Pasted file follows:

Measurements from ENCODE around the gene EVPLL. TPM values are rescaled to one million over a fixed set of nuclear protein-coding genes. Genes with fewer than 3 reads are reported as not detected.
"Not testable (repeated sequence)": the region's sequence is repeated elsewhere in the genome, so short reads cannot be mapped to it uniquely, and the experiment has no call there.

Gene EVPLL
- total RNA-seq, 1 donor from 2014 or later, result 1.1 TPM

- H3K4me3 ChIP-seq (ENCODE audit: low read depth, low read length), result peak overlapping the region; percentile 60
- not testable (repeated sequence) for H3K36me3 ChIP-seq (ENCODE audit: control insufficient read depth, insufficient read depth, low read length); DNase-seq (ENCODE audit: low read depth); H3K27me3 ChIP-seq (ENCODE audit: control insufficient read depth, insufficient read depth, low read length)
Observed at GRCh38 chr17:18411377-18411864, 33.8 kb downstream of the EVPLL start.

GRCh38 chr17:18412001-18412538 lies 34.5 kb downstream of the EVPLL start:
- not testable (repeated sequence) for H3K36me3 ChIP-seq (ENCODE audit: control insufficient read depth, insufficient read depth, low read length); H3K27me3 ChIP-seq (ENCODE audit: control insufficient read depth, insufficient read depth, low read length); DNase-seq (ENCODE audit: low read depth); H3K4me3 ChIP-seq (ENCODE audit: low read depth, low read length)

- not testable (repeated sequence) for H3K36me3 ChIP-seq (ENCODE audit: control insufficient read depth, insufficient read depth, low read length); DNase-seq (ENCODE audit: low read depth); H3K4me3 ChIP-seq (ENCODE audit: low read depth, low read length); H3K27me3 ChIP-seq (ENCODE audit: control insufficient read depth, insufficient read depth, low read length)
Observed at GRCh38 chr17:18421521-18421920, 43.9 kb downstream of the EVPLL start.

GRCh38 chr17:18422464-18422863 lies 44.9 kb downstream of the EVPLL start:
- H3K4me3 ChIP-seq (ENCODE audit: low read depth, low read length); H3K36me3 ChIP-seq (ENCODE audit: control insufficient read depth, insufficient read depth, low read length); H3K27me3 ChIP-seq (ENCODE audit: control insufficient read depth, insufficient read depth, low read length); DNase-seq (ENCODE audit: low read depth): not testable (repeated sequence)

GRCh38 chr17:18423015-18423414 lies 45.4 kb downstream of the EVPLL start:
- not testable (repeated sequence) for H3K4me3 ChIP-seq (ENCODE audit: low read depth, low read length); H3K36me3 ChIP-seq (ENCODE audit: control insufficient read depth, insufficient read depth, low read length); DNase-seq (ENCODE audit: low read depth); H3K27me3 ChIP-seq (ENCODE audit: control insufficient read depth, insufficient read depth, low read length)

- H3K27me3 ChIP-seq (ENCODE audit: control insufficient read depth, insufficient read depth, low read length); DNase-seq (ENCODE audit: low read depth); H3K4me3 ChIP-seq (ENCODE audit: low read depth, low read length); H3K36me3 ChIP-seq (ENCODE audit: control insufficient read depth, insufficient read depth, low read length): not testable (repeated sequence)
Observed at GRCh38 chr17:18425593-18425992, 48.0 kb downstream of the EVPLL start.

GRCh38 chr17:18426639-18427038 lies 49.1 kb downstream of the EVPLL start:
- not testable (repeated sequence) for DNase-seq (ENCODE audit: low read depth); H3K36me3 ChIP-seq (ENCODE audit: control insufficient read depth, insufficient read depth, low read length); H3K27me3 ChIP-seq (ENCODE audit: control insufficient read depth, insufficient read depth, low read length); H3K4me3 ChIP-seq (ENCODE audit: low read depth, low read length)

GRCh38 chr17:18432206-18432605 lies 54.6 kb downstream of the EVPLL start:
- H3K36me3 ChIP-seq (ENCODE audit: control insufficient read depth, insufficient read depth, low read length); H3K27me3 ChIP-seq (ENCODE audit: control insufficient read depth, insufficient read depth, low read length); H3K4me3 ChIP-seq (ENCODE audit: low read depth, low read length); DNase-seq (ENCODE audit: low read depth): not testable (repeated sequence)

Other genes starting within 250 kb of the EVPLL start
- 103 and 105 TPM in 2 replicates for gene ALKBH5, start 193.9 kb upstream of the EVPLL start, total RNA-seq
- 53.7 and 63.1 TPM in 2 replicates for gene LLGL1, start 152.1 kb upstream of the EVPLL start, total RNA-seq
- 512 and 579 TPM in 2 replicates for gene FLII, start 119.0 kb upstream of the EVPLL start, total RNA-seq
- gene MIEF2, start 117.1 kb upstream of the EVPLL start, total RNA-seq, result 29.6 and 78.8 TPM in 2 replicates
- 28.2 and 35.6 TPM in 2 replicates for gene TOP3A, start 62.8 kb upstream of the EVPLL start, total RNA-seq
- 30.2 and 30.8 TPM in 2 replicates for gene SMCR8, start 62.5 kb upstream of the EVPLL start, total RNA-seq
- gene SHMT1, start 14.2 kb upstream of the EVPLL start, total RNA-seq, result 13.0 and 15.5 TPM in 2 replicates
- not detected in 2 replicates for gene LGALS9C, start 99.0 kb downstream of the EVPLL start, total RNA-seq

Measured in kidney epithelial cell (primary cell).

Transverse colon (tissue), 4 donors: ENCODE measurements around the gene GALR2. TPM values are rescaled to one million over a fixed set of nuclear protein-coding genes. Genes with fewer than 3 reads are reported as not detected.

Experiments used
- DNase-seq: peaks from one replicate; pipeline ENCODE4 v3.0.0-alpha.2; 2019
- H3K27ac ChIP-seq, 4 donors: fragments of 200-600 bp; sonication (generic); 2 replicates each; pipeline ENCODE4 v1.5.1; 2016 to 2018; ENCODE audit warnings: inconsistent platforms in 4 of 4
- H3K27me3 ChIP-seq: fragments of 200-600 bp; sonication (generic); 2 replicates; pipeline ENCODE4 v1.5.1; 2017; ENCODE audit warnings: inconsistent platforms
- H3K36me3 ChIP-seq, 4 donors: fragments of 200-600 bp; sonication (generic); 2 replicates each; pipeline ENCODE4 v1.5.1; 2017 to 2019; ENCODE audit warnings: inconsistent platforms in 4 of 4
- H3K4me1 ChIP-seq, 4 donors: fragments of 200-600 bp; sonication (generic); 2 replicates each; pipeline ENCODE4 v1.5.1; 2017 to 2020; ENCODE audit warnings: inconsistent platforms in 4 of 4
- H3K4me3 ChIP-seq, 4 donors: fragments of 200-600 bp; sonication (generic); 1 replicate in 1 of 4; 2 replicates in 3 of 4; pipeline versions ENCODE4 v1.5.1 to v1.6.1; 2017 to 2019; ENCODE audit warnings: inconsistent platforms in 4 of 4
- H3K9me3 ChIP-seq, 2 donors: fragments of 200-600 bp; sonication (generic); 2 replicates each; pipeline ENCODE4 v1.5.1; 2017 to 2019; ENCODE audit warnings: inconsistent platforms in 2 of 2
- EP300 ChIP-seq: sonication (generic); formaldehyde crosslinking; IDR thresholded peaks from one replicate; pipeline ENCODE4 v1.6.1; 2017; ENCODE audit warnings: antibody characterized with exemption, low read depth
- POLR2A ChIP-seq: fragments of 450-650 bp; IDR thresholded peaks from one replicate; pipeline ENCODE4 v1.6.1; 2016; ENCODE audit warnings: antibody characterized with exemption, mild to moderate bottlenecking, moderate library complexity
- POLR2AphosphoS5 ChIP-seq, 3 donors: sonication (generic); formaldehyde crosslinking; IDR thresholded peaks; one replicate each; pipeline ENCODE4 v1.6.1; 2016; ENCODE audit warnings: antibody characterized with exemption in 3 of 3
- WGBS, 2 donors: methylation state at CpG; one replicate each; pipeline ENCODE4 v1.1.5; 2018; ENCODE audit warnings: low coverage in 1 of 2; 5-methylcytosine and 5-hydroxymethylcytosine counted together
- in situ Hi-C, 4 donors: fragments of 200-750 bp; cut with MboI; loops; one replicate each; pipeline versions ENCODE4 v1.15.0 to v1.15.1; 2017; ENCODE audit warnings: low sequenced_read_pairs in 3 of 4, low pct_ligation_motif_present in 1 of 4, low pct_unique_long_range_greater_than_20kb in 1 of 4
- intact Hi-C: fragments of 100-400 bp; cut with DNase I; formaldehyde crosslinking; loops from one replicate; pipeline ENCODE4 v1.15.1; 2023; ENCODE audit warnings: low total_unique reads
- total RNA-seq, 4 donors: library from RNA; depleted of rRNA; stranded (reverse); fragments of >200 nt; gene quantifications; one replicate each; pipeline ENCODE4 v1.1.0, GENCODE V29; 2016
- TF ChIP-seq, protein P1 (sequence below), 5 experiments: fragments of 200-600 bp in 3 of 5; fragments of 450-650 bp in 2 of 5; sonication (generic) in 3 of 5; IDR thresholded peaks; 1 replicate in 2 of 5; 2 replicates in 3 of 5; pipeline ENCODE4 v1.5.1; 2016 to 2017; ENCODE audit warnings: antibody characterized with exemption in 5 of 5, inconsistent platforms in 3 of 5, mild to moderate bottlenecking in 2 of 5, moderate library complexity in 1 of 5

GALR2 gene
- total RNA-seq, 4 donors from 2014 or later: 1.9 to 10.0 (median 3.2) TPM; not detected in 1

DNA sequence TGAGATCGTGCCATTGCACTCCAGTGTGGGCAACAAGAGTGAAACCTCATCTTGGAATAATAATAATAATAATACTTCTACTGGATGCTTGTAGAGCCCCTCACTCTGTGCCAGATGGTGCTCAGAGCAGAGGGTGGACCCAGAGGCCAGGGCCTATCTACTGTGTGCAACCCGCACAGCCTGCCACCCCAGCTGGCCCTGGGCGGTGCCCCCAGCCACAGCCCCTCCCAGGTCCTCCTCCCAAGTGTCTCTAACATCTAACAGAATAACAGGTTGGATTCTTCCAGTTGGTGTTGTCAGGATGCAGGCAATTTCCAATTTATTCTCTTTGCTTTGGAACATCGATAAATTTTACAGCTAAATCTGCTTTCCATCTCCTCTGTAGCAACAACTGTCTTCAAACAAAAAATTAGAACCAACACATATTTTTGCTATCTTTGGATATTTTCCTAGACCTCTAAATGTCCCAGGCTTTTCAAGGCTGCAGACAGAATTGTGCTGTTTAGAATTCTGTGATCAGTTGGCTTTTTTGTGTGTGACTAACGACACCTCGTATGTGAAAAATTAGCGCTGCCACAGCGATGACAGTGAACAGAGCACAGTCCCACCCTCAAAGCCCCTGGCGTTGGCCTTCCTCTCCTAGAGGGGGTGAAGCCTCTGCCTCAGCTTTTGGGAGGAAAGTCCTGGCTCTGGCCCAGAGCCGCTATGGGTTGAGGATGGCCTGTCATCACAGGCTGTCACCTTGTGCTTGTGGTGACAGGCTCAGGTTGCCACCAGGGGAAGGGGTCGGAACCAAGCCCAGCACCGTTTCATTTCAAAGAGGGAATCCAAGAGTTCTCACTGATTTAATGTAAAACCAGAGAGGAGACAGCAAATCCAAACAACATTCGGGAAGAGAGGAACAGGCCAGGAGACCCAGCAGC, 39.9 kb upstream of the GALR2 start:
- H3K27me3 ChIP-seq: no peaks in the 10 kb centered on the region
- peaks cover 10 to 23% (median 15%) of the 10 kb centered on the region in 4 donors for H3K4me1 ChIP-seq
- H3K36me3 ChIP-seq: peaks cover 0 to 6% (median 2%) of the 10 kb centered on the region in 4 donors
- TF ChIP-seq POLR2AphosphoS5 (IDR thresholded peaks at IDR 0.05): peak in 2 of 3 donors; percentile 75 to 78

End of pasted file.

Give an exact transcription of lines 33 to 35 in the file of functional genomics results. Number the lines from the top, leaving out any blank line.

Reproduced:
Experiments used
- DNase-seq: peaks from one replicate; pipeline ENCODE4 v3.0.0-alpha.2; 2019
- H3K27ac ChIP-seq, 4 donors: fragments of 200-600 bp; sonication (generic); 2 replicates each; pipeline ENCODE4 v1.5.1; 2016 to 2018; ENCODE audit warnings: inconsistent platforms in 4 of 4